The computed and parameters are analyzed at various constant elongational rate and constant elongational stress values including those in nonNewtonian region. At constant elongational rates of 0, 60, 90, and 120 , the slopes of the lines for HDPE are 126.93, 35.23, 35.15, and 34.58, respectively. As can be seen the slopes of the lines are inversely correlated to elongational rates. This can be explained by the fact that, with the increasing , the flowability increases, so decreases. The same pattern is observed for the other polymer types except PC ( and directly related to elongational rate) in Figure 7(a). A quite slight decrement is observed since the values of the strain rates and strain rate ranges are smaller in the elongational flow (3405 ) than in the shear flow (0.18500 ) [6]. The activation energy coefficient, , is calculated for each polymer given in Table 3 and plotted in Figure 7(b). The behavior of is similar to . Figure 8 shows the change of and parameters with elongational stress for the polymers given in Table 4. These parameters slightly increase with elongational stress. However, in our previous work where the stress values are much lower than the elongational stress values as expected, and stay almost constant with shear stress. Figure 8 is drawn with the exception of PMMA since and inversely related to elongational stress. PC is also excluded in Figure 8(b) because of its largest values. In comparison, PMMA, PC, and PS have higher and values than polyolefins. As noticed above, this can be arising from the fact that, bulky pendant groups attached to the backbone of these polymers make them more elongated and increase the intermolecular friction (viscosity). As the viscosity increases, the activation energy also increases. Consequently, the more activation energy requires the higher values of and .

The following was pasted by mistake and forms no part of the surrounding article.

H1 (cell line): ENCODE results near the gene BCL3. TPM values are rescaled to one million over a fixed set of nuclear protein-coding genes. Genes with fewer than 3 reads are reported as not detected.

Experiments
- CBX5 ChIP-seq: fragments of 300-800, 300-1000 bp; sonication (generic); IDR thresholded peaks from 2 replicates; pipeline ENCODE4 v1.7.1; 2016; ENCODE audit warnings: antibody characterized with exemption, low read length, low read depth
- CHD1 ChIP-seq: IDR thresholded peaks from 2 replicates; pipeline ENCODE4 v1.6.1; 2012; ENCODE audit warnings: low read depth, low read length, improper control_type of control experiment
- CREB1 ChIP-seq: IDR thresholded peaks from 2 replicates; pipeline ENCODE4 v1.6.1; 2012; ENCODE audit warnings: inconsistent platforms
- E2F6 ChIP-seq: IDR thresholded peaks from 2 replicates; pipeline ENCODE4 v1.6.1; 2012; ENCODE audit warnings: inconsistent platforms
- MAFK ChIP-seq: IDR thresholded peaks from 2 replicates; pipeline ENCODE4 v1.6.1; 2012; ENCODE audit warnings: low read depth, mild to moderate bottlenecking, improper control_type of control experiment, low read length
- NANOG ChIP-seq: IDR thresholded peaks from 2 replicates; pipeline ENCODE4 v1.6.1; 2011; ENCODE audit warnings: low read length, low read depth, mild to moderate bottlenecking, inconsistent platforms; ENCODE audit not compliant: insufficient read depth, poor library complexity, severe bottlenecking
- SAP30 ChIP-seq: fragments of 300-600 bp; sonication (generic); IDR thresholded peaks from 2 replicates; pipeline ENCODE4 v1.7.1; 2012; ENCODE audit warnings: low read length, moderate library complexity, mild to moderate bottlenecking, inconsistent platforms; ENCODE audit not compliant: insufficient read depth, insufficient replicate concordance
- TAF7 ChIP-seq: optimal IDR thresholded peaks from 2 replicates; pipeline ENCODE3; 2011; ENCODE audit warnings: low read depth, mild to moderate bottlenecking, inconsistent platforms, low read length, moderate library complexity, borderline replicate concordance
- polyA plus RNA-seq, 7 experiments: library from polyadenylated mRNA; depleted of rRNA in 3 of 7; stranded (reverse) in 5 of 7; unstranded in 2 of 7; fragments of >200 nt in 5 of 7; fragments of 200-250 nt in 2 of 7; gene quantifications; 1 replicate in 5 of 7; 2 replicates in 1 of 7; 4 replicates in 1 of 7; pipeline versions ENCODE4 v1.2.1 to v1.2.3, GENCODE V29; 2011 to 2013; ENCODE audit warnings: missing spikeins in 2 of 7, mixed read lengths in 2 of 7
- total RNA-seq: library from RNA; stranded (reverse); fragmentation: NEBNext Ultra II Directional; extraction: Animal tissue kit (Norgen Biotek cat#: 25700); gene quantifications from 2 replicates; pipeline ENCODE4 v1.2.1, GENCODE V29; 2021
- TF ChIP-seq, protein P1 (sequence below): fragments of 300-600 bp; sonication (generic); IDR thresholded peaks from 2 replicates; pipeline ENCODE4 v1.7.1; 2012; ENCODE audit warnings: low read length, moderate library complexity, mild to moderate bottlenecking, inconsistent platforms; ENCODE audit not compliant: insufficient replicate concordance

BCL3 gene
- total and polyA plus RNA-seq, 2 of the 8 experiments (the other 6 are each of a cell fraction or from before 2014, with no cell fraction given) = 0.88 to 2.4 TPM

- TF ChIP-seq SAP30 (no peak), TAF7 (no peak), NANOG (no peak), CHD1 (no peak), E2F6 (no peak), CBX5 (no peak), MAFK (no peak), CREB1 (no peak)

Further, the transmission coefficient, , in (8) is also calculated and plotted in Figures 9(a) and 10 with respect to the elongational rate and the elongational stress, respectively. It has been found that the transmission coefficient, , increases linearly along with the increasing elongational rate and elongational stress. In Figure 9(a), there is a slight increment because of the low and small range of elongational rates. This rise enables the molecules to jump into the holes much more easily. On the other hand, the tendency of the molecules to the flowability decreases the intercepts, , at the viscosity axis as shown in Figures 9(b) and 11. represents the extrapolated viscosity values when the system dominates sufficiently large hole fraction expectedly at high temperature and low pressure in (7). In other words, the thermooccupancy function, , goes to zero. This contrary behavior of to is obvious from Tables 3 and 4. Graphical results of this observation are depicted in Figures 9–11. Increasing the constant elongational rate given in Table 3 and the constant elongational stress given in Table 4, the intercepts for HDPE decrease steadily as 9.26, 8.98, 8.83 Pa·s and 9.25, 8.53, 8.11 Pa·s, respectively. The decrements for the elongational rate and the elongational stress are also observed for the other polymers shown in Figures 9(b) and 11. LDPE 65 in Figure 9 and PMMA in Figure 11 are excluded, because of the increments with elongational rate and stress, respectively. From Figures 9–11 we understand that the calculated values of of the constant elongational rate and stress of PC, PS, and PMMA are larger than of the polyolefins while they have smaller values of . This can be interpreted, such that the polymers, PMMA, PC, and PS, have bulky and larger pendant groups as allyl, methyl, and phenyl. Since the polymers with the side groups are very sensitive to produce more free volume and less viscous behavior as going to higher temperature or lower pressure, they take the higher values of and the smaller values of . The calculated values of of the constant elongational stress order of the materials are as follows: HDPE>LLDPE>LDPE>PP>PC>PS>PMMA. The transmission coefficient, , order for the constant elongational stress is vice versa. This result is the same for the shear viscosity we obtained before (see [6]).